Here is a ZENIT translation of the address Pope Francis gave today, before and after praying the midday Angelus with those gathered in St. Peter’s Square.
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Before the Angelus:
Dear Brothers and Sisters, good morning!
Today we celebrate the feast of the Presentation of the Lord, when the newborn Jesus was presented in the Temple by the Virgin Mary and Saint Joseph. Observed on this date also is the World Day of Consecrated Life, which recalls the treasure in the Church of those that follow the Lord closely, professing the evangelical counsels.
The Gospel (Cf. Luke 2:22-40) recounts that forty days after His birth, Jesus’ parents took Him to Jerusalem to consecrate Him to God, as prescribed by the Jewish Law. And, while describing a rite provided by the tradition, this episode calls our attention to the example of some personalities. They are gathered at the moment in which they experience the encounter with the Lord, in the place where He makes Himself present and close to man. It is Mary and Joseph, Simeon and Anna, who represent models of hospitality and of donation of their life to God. These four were not the same; they were all different, but all were seeking God and all allowed themselves to be guided by the Lord. The evangelist Luke describes all four of them in a twofold attitude: an attitude of movement and an attitude of wonder.
The first attitude is movement. Mary and Joseph set out toward Jerusalem. For his part, Simeon, moved by the Spirit, goes to the Temple, whereas Anna serves God day and night without ceasing. Thus the four protagonists of the evangelical passage show us that Christian life calls for dynamism and willingness to walk, allowing oneself to be guided by the Holy Spirit. Immobility isn’t appropriate for Christian witness and the mission of the Church. The world is in need of Christians who let themselves move; who don’t tire of walking on the paths of life, to bring to all Jesus’ consoling word. Every baptized <person> has received the vocation to proclaim, to proclaim something, to proclaim Jesus — the vocation to the evangelizing mission: to proclaim Jesus! The parishes and the different ecclesial communities are called to foster their commitment to young people, families and the elderly, so that all can have a Christian experience, living as protagonists the life and mission of the Church.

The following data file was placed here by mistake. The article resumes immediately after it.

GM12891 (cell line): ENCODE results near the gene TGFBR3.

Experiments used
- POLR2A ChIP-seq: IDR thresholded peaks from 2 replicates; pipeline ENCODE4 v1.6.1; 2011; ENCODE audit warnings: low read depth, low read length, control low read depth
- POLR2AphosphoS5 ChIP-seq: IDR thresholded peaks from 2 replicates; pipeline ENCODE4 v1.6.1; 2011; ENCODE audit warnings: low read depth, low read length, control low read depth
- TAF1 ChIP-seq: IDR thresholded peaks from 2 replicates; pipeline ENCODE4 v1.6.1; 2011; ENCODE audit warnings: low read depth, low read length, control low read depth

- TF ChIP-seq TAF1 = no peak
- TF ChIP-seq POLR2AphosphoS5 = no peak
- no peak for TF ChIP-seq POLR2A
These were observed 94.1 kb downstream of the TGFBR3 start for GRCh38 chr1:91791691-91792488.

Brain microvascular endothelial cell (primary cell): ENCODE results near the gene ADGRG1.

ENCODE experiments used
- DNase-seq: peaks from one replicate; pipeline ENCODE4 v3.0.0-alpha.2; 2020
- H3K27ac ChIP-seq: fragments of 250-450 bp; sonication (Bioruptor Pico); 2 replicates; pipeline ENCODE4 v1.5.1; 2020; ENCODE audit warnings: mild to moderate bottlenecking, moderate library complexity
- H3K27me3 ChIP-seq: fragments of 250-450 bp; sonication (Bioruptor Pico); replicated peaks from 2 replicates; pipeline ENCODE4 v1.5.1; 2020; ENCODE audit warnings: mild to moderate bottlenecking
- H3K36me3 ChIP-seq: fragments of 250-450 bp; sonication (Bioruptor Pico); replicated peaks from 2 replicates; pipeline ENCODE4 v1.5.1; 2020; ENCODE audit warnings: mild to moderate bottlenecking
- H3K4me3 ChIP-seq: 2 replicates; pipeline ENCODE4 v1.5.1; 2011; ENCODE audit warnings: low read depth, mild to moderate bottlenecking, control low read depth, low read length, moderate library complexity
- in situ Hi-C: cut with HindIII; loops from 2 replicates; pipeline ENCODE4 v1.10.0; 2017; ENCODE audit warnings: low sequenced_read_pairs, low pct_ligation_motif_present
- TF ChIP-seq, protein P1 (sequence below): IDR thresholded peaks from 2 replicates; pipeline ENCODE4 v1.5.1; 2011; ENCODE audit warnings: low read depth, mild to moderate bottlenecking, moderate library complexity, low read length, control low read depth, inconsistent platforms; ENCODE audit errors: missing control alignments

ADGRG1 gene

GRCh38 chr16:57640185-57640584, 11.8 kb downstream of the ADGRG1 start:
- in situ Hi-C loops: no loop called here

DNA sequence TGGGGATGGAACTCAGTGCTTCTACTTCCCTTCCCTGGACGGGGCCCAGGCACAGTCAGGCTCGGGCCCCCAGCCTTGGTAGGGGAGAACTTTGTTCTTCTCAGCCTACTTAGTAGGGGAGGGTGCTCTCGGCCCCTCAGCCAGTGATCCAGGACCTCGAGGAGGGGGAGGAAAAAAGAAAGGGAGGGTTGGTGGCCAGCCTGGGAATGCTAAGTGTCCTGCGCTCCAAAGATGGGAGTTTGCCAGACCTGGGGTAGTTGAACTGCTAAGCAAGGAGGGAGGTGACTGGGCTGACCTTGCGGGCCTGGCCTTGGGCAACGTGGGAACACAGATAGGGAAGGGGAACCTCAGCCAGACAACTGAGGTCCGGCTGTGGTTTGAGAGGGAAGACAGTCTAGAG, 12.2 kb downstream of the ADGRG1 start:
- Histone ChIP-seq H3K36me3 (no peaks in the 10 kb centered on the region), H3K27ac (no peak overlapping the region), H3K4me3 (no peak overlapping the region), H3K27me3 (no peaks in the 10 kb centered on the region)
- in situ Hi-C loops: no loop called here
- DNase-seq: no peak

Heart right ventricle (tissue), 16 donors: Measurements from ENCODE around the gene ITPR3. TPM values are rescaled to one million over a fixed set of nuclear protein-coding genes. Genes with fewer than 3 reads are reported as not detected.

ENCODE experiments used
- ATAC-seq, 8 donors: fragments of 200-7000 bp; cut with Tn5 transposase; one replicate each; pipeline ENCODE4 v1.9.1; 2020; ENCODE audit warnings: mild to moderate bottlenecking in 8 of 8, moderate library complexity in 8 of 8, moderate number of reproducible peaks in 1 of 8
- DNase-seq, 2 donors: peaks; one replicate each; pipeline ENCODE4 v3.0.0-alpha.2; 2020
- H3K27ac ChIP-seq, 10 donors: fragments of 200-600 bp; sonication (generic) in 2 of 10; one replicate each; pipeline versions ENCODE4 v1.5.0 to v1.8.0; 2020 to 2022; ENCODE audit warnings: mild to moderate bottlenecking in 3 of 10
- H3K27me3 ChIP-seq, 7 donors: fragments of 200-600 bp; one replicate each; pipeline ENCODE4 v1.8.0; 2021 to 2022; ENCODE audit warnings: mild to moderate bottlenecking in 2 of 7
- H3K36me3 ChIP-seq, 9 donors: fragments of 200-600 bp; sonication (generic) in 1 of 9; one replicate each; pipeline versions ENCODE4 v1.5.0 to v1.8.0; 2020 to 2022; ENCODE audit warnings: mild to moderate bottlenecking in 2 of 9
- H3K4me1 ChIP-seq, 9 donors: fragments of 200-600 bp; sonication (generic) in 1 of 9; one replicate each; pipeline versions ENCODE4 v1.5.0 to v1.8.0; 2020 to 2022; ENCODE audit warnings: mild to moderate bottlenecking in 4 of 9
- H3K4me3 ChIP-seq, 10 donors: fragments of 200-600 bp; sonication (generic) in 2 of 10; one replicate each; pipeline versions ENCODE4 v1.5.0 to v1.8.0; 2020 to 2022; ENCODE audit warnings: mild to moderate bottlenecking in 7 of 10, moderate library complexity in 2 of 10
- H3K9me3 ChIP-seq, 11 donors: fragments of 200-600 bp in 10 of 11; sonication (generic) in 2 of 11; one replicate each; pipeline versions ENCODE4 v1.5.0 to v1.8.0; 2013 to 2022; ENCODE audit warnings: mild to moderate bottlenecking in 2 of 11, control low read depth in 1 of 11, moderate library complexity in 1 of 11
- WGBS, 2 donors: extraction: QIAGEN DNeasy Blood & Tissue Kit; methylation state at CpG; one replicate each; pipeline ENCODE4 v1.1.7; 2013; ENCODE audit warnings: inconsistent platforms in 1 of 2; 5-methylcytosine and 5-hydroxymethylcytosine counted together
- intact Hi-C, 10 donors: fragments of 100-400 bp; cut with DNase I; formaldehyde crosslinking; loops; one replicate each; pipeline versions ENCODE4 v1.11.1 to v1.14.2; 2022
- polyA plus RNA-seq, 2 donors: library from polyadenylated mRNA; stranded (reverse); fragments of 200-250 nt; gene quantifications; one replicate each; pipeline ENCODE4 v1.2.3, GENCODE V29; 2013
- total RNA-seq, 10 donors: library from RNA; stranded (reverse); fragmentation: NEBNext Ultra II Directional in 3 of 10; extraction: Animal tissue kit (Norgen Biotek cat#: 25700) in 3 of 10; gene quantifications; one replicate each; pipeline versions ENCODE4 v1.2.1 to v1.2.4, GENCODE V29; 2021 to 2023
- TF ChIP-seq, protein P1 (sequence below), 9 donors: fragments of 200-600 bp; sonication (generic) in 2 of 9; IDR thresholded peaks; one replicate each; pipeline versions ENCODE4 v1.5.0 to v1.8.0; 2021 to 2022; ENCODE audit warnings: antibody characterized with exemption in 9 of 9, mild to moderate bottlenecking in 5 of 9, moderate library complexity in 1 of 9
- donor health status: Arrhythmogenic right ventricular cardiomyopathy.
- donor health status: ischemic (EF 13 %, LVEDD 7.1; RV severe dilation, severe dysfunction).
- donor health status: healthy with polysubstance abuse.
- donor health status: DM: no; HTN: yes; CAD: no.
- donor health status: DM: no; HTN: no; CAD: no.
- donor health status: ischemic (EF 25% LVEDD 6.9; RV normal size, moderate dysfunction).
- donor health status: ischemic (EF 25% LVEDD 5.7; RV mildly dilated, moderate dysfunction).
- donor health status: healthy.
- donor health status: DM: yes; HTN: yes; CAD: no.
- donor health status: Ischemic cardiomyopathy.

The second attitude, with which Saint Luke presents the four personalities of the story, is wonder. Mary and Joseph “marveled at what was said about Him [of Jesus] (v. 33). Marvel is also an explicit reaction of the elderly Simeon, who in the Child Jesus sees with his eyes the salvation wrought by God in favor of His people: that salvation that he awaited for years. And the same is true for Anna who “gave thanks to God” (v. 38) and went to point out Jesus to the people. She was a holy chatterbox; she chatted well, she chatted about good things, not bad things. She spoke, she proclaimed, she was a saint who went here and there, making them see Jesus. These believing figures are enveloped in wonder because they allow themselves to be seized and involved by the events happening under their eyes. The ability to marvel at the things that surround us fosters the religious experience and makes fruitful the encounter with the Lord. The inability to marvel, on the contrary, renders one indifferent and widens the distance between the path of faith and ever-day life. Brothers and sisters, be in movement always, leaving yourselves open to wonder!
May the Virgin Mary help us to contemplate Jesus every day, Gift of the Father for us, and to allow ourselves to be involved by Him in the movement of gift, with joyful wonder, so that our whole life becomes a praise of God in the service of brethren.[Original text: Italian] [ZENIT’s translation by Virginia M. Forrester]
© Libreria Editrice Vatican
After the Angelus:
Dear Brothers and Sisters!
Being observed today in Italy is the Day of Consecrated Life, whose theme is “Open the Doors to Life.” I associate myself to the Message of the Bishops and I hope that this Day is an occasion to renew the commitment to guard and protect human life from its beginning to its natural end. Moreover, it’s necessary to oppose every form of violation of dignity, also when technology and the economy are at stake, opening wide the doors to new forms of solidary fraternity.
Today, on the Day of Consecrated Life, I would like us all in the Square to pray together for the consecrated men and women that do so much work, often hiddenly.
Let us pray together. [Hail Mary]
And applaud the consecrated men and women!
I greet you all, Romans and pilgrims, in particular, the students of Badajoz (Spain); the faithful of Cremona, Spoleto, Fano, Palau and Roseto of the Abruzzi. I see that there are many Polish pilgrims! And Japanese pilgrims, let’s greet them also!
I wish you all a happy Sunday. And, please, don’t forget to pray for me. Enjoy your lunch and goodbye![Original text: Italian] [ZENIT’s translation by Virginia M. Forrester]
© Libreria Editrice Vatican